Tuesday, May 25

the real, original thing

This week we're talking about vacations and travel, and as luck would have it I just got back from a weekend in San Francisco to visit my sister. Boy, did we pack a lot in! We saw the movie BABIES, we hiked at Bean Hollow, we walked around Pescadero, ate out, and even squeezed in a trip to Trader Joe's (something I have to do every time I'm in TJ's territory, as I am deprived Utahn and do not have access). But the main event was the members-only preview of a special exhibit at the de Young - The Birth of Impressionism: Masterpieces from the Musee D'Orsay.

Here's the little thingiebob about it:
Birth of Impressionism: Masterpieces from the Musée d’Orsay presents nearly 100 magnificent works by the famous masters who called France their home during the mid- to late-19th century and from whose midst arose one of the most original and recognizable of all artistic styles, Impressionism. The exhibition begins with paintings by the great academic artist Bouguereau and the arch-Realist Courbet, and includes American expatriate Whistler’s Arrangement in Gray and Black, known to many as “Whistler’s Mother.” Manet, Monet, Renoir, and Sisley are showcased with works dating from the 1860s through 1880s, along with a selection of Degas’ paintings that depict images of the ballet, the racetrack, and life in the Belle Époque.
It's a fantastic exhibit, and as always happens when I see art live and in person that I've only been seeing second-hand all my life, I was profoundly struck and emotional about the difference between seeing a copy of a print---postcard or book-size---and seeing the real, original thing. I remember during my first trip to the Metropolitan Museum of Art stumbling upon a room full of Van Gogh's and my tear ducts instantly filling before I even had a chance to think about it. It was crazy. You'd think that with our fancy technology, our ability to make nearly identical copies of almost anything, it wouldn't much matter. But it does. You're looking at the canvas touched by the hands of the creator, labored over and looked at for generations, all over the world. It's pretty cool.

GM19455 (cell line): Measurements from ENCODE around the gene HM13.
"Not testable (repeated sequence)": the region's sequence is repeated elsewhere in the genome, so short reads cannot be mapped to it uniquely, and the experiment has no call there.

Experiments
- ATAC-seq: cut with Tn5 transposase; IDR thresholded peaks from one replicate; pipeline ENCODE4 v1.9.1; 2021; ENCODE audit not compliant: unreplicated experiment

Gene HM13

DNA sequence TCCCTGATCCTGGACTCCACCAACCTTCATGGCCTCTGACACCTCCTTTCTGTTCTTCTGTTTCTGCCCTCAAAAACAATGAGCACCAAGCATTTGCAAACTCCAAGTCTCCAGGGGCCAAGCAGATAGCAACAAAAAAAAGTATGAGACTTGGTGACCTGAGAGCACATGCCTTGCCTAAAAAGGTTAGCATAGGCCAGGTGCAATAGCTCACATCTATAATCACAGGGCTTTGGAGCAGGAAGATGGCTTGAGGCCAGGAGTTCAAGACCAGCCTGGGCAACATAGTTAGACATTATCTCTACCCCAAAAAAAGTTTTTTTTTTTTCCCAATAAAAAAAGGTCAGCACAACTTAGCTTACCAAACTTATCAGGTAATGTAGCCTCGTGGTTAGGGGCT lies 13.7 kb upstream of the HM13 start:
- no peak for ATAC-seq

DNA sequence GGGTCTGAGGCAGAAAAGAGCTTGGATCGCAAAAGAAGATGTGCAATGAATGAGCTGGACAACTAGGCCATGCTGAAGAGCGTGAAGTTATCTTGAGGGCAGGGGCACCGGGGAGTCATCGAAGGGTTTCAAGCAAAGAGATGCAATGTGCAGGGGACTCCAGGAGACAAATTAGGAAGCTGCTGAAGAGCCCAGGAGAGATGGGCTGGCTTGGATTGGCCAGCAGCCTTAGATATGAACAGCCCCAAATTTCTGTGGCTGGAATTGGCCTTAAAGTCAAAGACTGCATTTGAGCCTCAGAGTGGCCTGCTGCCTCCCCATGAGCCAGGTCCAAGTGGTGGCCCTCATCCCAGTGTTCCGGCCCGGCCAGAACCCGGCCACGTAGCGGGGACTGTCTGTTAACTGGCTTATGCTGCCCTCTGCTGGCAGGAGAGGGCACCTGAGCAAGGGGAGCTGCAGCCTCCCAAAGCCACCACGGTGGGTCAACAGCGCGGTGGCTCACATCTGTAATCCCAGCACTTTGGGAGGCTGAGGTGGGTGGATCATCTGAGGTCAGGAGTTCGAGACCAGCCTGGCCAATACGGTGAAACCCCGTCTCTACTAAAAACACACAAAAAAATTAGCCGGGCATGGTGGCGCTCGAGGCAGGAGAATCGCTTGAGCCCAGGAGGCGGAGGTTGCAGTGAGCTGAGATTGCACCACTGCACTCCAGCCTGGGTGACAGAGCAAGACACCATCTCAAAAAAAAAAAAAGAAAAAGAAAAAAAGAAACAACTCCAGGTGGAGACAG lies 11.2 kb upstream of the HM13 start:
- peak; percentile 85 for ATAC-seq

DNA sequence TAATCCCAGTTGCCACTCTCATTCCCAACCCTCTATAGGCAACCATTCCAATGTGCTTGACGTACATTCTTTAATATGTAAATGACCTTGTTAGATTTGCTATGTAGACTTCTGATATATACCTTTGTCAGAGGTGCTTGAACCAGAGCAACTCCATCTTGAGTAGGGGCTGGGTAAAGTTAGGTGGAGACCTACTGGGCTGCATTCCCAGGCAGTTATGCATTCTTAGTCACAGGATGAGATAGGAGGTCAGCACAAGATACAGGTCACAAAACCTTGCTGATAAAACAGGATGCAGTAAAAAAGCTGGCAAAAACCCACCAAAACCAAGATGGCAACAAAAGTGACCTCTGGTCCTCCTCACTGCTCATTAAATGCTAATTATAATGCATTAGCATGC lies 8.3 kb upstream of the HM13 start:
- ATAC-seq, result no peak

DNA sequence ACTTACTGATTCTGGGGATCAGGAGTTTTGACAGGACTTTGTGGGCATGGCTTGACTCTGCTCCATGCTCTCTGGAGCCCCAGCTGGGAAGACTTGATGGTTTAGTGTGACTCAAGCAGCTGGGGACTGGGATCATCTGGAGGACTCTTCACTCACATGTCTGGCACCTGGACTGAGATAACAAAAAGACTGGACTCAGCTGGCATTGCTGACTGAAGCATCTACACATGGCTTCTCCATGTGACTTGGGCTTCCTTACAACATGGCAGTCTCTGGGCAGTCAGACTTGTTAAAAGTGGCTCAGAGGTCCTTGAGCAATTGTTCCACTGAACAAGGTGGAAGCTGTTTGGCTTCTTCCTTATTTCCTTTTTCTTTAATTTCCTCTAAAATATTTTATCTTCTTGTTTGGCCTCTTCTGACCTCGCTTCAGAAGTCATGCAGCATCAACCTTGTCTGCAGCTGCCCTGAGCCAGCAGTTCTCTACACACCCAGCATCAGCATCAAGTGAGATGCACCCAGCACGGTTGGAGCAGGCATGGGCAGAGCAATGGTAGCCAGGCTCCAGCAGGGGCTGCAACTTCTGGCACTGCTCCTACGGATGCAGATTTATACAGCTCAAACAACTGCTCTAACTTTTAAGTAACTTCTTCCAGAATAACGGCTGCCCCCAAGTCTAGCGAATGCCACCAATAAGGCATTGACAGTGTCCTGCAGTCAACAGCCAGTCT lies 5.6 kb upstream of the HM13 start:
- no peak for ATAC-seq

Through the exhibit, I also learned a little about the Paris Salon, and what a battle the impressionists had getting acceptance for their style and vision. Next to several of the most beautiful paintings by people like Cezanne and Manet, the placard noted, "This piece was repeatedly rejected by the Salon." Rejected! Cezanne! Just goes to show ya.

A few of the paintings particularly moved me, including Cezanne's The Bridge at Maincy and Monet's The Magpie. The one I stared at longest, though, was Jules Breton's The Gleaner (above). In person, it's huge. The subject is at least life-sized and her expression and body language are so powerful. Do you have favorite paintings? Have you ever had the chance to see your favorite painting in person?


Meredith said...

There definitely is something so powerful about seeing a work of art in person--close enough to see the brushstrokes, even. My favorite part of getting to travel to Italy was seeing all the art I had only seen in textbooks before. Botticelli's a favorite :)

Laurena said...

I have a favourite painting, and that would be starry night by Vincent van Gogh. I've even sung a song about him before and about the painting called Vincent. I haven't seen the real painting yet, but I've seen--and made--copies of it. In Grade four I had to paint my favourite painting...so I did that one.

Sara Z. said...

Meredith - Italy! You really saw the real, original thing...the cradle of civilization. :)

Laurena - I LOVE Starry Night. Van Gogh is my favorite, really, and when you do get a chance to see his stuff live you will probably burst into tears.

Wendy Toliver said...

Great post, Sara. I loved looking at paintings at the Louvre in Paris. It's an amazing place and no matter if you know the size of a famous painting in your mind, it's another thing to actually see it. (Like the Mona Lisa, for example.) I think that sometimes when I meet people in person that I only met online. You recognize their face but to see how tall or short they are can be a surprise!

Sara Z. said...

Wendy, you've been to the Louvre! Wow!

Great comparison - meeting online people for reals.

Lauren Baratz-Logsted said...

I do have favorite paintings. I got to see some of them when I was in London years ago and I've seen several others in NYC.

Sara Hantz said...

Monet's Water Lily Pond which I've seen several time at the National Gallery in London. I LOVE it so much.

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